On Vaughan Pratt's crossword problem
- Author(s): Bergman, GM
- Nielsen, PP
- et al.
Published Web Locationhttps://doi.org/10.1112/jlms/jdw011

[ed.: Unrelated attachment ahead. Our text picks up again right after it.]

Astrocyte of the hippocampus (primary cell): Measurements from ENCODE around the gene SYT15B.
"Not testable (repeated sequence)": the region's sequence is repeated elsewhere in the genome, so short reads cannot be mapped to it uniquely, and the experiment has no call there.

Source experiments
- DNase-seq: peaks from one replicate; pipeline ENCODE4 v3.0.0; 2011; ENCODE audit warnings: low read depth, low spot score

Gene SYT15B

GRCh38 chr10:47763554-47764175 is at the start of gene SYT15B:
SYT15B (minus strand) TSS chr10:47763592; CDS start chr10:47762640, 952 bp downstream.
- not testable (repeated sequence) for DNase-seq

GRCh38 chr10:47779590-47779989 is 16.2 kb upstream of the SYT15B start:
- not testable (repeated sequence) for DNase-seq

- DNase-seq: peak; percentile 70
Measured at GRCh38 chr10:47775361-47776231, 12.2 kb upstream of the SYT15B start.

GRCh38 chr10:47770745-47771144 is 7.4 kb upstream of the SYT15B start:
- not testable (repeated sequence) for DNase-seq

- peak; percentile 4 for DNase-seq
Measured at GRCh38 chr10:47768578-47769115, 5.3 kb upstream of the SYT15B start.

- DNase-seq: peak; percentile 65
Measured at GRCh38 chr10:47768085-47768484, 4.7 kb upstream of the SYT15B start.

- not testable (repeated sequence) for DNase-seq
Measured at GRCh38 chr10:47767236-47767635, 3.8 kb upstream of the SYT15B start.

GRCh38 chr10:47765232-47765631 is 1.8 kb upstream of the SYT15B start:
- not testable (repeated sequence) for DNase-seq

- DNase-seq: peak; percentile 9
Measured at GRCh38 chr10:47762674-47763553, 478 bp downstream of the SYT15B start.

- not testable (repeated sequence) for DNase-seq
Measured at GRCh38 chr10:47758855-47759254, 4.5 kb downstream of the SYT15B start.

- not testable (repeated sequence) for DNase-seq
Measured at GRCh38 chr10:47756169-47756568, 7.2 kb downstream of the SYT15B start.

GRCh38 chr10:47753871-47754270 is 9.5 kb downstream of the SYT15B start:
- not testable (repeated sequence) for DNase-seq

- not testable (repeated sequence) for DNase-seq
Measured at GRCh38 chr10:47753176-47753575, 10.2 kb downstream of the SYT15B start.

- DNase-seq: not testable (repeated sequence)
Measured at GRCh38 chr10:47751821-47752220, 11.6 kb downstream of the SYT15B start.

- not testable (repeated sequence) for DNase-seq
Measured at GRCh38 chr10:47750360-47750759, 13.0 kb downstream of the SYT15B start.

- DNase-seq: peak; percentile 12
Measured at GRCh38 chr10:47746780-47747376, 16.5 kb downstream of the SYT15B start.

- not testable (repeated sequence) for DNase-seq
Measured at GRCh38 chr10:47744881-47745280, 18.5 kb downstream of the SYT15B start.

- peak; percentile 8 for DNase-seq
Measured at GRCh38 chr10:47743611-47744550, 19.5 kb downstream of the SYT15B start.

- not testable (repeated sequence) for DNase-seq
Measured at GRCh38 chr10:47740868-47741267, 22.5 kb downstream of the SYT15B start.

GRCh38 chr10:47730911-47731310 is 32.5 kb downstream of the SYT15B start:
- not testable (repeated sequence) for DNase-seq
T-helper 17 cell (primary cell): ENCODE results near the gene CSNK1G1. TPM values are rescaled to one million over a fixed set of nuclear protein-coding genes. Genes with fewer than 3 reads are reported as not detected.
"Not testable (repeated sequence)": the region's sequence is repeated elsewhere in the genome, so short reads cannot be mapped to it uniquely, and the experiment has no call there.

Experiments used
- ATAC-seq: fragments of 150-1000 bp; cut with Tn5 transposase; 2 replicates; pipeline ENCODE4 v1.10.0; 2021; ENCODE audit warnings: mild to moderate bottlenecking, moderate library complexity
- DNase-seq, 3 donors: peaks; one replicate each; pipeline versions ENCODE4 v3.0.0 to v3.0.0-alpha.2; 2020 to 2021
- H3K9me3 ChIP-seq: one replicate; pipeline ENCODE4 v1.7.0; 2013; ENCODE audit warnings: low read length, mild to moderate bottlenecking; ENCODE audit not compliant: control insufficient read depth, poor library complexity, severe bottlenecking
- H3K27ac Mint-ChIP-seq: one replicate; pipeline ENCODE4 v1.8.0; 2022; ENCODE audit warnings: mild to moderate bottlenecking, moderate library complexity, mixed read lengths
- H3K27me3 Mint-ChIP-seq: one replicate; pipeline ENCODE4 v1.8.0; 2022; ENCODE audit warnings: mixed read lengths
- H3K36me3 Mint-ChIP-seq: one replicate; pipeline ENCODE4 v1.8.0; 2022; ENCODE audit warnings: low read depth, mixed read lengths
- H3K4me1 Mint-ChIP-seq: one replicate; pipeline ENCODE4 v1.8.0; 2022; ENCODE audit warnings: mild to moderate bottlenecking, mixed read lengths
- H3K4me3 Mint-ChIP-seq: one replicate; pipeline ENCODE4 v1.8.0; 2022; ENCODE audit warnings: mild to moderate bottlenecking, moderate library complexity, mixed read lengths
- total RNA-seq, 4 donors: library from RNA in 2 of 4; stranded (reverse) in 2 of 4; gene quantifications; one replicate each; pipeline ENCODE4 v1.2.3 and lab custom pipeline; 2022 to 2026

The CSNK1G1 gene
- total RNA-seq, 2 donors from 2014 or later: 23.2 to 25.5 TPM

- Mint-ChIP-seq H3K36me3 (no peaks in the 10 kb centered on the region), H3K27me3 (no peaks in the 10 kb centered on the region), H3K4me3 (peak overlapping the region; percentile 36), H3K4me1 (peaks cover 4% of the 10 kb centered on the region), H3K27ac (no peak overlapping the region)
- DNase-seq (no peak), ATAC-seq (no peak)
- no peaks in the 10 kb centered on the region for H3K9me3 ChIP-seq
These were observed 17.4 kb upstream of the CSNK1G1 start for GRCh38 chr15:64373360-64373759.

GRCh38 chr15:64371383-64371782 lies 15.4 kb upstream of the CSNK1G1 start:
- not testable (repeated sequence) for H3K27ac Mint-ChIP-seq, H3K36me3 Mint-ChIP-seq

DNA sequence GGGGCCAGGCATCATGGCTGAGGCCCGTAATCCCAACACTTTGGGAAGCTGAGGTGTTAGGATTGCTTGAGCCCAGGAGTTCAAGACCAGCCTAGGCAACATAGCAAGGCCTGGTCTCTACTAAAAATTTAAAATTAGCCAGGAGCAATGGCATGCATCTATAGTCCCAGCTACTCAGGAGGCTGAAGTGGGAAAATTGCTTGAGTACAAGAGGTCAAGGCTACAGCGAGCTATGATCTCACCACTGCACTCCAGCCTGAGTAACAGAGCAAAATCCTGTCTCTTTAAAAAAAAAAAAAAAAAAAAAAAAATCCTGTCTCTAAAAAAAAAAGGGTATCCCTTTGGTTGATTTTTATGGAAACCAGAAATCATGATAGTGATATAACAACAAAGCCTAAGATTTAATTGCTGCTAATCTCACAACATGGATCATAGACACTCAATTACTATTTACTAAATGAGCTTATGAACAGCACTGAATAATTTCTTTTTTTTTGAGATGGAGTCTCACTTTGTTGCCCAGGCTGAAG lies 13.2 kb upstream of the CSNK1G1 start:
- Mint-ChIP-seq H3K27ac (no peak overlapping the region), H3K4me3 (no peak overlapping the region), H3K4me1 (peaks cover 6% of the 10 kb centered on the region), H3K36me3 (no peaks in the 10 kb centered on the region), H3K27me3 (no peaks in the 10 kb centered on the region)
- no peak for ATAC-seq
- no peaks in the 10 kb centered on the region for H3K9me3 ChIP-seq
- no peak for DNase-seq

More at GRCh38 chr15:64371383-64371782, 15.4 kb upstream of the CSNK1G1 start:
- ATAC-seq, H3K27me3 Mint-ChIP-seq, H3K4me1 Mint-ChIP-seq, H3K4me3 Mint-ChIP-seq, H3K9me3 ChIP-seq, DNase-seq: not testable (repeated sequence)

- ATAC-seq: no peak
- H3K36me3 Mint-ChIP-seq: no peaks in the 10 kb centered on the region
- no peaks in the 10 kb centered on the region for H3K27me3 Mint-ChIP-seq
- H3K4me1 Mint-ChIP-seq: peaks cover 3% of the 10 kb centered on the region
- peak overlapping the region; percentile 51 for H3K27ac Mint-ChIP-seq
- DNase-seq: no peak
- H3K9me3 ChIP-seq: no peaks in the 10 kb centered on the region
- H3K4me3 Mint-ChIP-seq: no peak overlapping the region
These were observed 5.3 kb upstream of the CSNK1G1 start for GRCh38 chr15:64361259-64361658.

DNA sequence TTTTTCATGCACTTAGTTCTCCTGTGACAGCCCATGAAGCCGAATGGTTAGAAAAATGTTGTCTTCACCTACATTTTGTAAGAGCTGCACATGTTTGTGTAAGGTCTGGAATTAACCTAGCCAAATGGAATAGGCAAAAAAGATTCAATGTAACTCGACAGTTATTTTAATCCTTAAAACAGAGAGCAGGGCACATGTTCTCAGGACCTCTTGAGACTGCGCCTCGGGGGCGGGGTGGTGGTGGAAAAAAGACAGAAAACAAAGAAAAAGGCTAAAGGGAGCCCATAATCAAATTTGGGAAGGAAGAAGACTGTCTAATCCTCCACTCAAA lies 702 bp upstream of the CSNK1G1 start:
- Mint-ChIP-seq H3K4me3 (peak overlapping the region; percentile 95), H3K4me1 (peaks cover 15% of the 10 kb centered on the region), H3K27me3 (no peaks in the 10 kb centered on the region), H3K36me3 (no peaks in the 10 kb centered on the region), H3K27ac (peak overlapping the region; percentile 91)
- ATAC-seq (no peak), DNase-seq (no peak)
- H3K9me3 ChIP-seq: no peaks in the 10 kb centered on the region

© 2016 London Mathematical Society. Vaughan Pratt has introduced objects consisting of pairs (A,W) where A is a set and W a set of subsets of A, such that (i) W contains \emptyset and A, (ii) if C is a subset of A\times A such that for every a\in A, both (a,b) and b,a are members of W (a 'crossword' with all 'rows' and 'columns' in W then (b,b)\in C (the 'diagonal word') also belongs to W and (iii) for all distinct a,b the set W has an element which contains a but not b. He has asked whether for every A the only such W is the set of all subsets of A We answer that question in the negative. We also obtain several positive results, in particular, a positive answer to the above question if W is closed under complementation. We obtain partial results on whether there can exist counterexamples to Pratt's question with W countable.